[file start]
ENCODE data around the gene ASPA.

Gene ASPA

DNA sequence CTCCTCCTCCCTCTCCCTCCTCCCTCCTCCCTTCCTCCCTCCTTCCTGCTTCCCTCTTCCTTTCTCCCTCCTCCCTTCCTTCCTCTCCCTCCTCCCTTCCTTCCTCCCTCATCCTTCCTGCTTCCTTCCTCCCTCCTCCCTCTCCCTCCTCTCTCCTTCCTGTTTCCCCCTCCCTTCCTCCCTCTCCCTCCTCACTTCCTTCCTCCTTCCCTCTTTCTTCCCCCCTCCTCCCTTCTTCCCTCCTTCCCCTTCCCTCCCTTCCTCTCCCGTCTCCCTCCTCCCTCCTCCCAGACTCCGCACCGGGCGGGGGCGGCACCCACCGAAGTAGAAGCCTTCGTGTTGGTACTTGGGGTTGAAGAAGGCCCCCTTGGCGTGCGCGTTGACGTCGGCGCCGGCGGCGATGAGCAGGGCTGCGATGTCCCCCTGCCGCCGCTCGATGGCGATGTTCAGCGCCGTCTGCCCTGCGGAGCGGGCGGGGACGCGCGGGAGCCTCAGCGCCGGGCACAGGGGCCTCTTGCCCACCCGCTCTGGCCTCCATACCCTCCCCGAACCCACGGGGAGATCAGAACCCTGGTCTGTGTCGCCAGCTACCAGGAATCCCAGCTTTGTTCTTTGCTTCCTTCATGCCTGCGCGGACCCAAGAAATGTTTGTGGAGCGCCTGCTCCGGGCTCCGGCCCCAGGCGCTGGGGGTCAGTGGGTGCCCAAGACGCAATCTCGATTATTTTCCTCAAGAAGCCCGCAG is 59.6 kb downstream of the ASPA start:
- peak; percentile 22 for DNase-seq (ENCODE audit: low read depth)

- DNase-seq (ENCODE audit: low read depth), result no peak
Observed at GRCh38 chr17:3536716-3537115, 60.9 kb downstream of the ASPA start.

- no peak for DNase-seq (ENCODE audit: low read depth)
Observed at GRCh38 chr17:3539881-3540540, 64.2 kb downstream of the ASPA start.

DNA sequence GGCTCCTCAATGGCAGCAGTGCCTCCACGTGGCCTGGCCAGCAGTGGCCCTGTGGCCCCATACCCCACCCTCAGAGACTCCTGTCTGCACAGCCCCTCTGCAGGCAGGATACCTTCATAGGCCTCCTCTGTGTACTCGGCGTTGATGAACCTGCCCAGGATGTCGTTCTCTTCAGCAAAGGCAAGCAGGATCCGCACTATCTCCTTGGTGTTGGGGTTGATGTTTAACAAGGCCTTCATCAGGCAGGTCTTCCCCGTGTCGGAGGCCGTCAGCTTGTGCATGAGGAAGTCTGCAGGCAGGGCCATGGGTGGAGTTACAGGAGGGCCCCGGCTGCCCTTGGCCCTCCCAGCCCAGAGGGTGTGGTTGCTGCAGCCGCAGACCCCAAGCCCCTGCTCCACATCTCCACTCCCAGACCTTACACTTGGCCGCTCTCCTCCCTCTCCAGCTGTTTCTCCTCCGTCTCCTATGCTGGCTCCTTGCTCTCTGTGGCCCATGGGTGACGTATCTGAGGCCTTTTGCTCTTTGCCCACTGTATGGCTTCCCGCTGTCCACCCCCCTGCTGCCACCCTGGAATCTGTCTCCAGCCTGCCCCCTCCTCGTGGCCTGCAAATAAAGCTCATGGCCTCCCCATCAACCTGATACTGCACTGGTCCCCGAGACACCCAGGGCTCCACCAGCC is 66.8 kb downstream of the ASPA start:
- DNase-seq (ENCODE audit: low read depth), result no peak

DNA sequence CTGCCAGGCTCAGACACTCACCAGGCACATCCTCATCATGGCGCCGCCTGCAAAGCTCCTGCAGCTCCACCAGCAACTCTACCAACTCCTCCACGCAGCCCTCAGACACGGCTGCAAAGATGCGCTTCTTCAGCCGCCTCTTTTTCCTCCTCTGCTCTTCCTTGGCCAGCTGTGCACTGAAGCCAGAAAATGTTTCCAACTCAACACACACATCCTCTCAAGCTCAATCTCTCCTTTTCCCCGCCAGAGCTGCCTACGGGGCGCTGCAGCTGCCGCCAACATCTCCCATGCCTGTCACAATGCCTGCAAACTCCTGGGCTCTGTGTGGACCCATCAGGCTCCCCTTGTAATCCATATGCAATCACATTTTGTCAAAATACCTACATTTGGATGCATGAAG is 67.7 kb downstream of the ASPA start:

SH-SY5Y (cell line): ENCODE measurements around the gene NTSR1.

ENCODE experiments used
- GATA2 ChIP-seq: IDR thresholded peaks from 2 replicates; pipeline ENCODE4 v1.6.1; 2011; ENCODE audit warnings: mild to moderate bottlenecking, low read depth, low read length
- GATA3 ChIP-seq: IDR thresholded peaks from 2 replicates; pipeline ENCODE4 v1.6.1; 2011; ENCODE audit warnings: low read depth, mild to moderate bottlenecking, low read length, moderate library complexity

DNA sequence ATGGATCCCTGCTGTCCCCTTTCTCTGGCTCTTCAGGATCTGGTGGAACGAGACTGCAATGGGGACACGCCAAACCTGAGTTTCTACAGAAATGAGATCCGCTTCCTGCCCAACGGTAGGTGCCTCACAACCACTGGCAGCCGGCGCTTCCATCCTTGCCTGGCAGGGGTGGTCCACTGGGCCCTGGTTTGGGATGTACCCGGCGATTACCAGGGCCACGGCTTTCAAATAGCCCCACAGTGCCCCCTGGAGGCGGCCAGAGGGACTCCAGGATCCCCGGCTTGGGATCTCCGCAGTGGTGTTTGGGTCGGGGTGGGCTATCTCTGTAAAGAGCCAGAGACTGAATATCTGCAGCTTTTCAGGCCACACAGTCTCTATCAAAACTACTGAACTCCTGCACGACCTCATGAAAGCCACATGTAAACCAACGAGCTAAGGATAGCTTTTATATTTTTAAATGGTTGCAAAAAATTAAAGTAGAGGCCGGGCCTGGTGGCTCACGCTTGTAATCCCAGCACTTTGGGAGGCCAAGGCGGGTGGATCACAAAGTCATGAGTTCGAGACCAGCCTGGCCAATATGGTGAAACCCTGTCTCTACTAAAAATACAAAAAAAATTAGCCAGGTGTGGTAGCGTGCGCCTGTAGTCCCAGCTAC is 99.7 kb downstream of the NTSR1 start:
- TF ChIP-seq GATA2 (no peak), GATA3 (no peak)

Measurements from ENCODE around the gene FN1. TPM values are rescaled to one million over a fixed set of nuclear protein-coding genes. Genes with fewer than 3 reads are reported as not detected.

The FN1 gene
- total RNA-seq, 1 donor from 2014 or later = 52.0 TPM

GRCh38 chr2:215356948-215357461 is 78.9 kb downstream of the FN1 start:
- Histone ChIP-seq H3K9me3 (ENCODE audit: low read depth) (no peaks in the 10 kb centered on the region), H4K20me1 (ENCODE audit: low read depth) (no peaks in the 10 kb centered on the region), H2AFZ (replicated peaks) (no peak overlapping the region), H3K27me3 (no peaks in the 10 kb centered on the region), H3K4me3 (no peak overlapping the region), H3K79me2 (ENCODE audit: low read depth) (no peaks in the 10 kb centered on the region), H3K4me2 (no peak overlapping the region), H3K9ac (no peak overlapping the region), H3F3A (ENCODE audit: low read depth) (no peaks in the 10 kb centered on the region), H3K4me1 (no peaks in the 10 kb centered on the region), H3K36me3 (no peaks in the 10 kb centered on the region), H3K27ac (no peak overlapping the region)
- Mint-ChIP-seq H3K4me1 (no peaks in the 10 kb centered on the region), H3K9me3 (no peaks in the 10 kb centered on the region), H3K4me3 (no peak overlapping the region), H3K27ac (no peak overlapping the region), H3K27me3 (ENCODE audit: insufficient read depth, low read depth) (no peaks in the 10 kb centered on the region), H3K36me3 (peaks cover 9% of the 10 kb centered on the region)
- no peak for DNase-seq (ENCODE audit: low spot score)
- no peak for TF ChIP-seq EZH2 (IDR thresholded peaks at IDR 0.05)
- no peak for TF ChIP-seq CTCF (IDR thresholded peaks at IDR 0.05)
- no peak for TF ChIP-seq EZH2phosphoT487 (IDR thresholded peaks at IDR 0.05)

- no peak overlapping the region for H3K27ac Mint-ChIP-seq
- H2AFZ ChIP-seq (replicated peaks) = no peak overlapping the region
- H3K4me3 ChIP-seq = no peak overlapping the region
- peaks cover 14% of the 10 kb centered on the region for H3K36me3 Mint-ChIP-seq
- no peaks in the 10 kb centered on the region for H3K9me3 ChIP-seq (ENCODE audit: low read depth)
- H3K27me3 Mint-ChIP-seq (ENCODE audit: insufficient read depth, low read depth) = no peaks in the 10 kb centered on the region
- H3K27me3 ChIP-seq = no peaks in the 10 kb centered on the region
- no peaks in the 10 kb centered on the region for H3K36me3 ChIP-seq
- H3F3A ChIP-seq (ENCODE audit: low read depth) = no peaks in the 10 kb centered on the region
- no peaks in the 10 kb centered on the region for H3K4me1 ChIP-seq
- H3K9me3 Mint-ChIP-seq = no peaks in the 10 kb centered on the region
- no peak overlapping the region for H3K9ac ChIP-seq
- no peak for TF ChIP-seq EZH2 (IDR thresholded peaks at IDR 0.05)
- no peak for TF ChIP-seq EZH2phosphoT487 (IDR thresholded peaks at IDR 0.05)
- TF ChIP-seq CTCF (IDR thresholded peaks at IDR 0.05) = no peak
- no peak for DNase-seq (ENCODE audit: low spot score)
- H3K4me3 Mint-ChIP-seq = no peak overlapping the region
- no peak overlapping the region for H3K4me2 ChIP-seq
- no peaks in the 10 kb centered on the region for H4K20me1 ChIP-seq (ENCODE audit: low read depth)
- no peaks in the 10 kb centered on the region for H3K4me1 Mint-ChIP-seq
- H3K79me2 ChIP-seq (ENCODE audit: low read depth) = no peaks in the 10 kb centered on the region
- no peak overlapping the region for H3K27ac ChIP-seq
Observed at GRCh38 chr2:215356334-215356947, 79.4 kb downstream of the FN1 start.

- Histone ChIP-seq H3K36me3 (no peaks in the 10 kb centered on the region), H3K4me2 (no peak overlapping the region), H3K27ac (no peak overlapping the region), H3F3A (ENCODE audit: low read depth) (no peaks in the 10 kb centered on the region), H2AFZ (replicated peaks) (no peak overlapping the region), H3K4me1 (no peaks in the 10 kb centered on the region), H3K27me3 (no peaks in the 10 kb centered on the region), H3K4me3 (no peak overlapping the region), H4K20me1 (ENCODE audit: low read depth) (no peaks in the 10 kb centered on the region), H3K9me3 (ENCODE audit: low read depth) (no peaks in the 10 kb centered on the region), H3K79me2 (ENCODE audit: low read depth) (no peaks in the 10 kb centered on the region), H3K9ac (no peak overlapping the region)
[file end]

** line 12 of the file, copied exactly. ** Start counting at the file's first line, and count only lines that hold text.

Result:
SH-SY5Y (cell line): ENCODE measurements around the gene NTSR1.